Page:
Jürgen Jost, Max Planck Institute for Mathematics in the Sciences, Leipzig, Germany
Information is a fundamental concept since the pioneering works of Shannon and Kolmogorov, but is application is often unclear or controversial. In particle, in interactive situations, the question emerges who knows or needs to know what. Also, it is a question to what extent the complexity of a system can be evaluated in information theoretical terms. In this talk, I shall present some of our contributions towards these questions, the theory of information decomposition and the information theoretical approach to complexity, and sketch some applications in various domains, like evolutionary and molecular biology or strategy science.
Lars Hornuf, Betriebswirtschaftslehre, Finanzdienstleistungen und Finanztechnologie, Universität Bremen
When using digital devices and services, individuals provide their personal data to organizations in exchange for gains in various domains of life. Organizations use these data to run technologies such as smart assistants, augmented reality, and robotics. Most often, these organizations seek to make a profit. Individuals can, however, also provide personal data to public databases that enable nonprofit organizations to promote social welfare if sufficient data are contributed. Regulators have therefore called for efficient ways to help the public collectively benefit from its own data. By implementing an online experiment among 1,696 US citizens, we find that individuals would donate their data even when at risk of getting leaked. The willingness to provide personal data depends on the risk level of a data leak but not on a realistic impact of the data on social welfare. Individuals are less willing to donate their data to the private industry than to academia or the government. Finally, individuals are not sensitive to whether the data are processed by a human-supervised or a self-learning smart assistant.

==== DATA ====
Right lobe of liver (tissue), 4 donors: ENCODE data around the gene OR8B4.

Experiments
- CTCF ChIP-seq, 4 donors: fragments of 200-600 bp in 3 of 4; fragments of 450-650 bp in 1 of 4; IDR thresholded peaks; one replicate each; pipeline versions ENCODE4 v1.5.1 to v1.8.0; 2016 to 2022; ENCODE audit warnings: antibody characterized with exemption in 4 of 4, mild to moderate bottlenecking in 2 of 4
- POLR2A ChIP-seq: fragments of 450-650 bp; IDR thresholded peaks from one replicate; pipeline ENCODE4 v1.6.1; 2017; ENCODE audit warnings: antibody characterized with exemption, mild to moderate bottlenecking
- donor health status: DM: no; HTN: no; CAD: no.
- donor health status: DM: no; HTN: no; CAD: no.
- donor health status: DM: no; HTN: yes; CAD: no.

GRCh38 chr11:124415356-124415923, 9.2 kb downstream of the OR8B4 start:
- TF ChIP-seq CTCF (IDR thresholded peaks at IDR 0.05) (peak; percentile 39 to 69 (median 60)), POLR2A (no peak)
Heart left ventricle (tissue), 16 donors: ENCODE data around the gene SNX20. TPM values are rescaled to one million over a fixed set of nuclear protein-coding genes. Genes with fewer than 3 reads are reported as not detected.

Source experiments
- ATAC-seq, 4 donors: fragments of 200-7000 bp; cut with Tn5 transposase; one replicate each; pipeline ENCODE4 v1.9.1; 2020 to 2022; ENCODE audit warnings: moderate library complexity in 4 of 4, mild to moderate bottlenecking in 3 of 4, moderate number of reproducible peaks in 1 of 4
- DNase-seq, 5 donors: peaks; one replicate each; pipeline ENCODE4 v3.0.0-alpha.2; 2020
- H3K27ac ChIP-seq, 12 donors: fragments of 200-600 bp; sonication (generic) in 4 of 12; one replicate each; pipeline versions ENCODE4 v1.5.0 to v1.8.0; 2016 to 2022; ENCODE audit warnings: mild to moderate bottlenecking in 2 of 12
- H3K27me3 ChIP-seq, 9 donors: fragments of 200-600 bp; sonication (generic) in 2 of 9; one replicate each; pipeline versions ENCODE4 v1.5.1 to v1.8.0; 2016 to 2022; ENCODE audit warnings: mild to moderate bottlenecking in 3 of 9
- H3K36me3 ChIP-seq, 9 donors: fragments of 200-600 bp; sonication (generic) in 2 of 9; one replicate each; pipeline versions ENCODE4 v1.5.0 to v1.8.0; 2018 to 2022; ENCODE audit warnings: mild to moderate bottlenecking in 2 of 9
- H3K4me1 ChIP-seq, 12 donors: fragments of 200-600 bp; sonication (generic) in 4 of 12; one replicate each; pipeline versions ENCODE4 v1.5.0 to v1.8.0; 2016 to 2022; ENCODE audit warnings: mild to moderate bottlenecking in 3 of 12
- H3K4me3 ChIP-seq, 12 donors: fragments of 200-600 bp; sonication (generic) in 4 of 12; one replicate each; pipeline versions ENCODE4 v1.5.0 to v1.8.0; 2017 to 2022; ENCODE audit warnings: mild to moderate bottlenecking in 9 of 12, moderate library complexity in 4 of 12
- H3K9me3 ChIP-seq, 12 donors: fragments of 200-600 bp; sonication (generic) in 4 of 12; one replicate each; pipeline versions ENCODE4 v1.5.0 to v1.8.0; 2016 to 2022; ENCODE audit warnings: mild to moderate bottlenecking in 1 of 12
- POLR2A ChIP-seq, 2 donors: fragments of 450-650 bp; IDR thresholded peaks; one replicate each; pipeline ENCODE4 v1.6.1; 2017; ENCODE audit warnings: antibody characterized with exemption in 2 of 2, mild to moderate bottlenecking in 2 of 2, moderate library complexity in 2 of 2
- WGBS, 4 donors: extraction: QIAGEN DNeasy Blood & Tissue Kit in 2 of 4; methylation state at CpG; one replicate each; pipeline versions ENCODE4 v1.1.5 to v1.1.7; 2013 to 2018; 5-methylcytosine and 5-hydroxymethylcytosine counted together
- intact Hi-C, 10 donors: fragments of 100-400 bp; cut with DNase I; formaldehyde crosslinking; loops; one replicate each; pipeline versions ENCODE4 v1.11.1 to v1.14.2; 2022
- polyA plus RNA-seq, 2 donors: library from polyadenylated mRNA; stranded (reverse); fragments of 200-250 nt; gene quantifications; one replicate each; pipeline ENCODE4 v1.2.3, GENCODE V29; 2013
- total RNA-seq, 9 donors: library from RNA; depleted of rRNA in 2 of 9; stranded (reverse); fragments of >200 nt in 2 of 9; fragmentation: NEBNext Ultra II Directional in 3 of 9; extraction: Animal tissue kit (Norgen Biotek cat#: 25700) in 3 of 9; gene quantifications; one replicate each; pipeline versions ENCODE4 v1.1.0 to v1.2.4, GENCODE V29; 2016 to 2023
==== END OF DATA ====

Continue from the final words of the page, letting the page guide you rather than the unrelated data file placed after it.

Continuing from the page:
Jan Nagler, Centre for Human and Machine Intelligence (HMI), Frankfurt School of Finance & Management
We show when ergodicity breaking in coupled and uncoupled ecosystems dominates other effects from fluctuating environmental factors. This involves a field study in nematodes. Ergodicity breaking leads to a shift in the evolutionarily adapted mean temperature and thereby to a correction of tipping point thresholds, for example, from climate change. We are able to analytically predict this temperature shift from first principles. More generally, possible implications regarding sudden breakdowns of ecosystems are discussed.
George FR Ellis, Mathematics Department, University of Cape Town, South Africa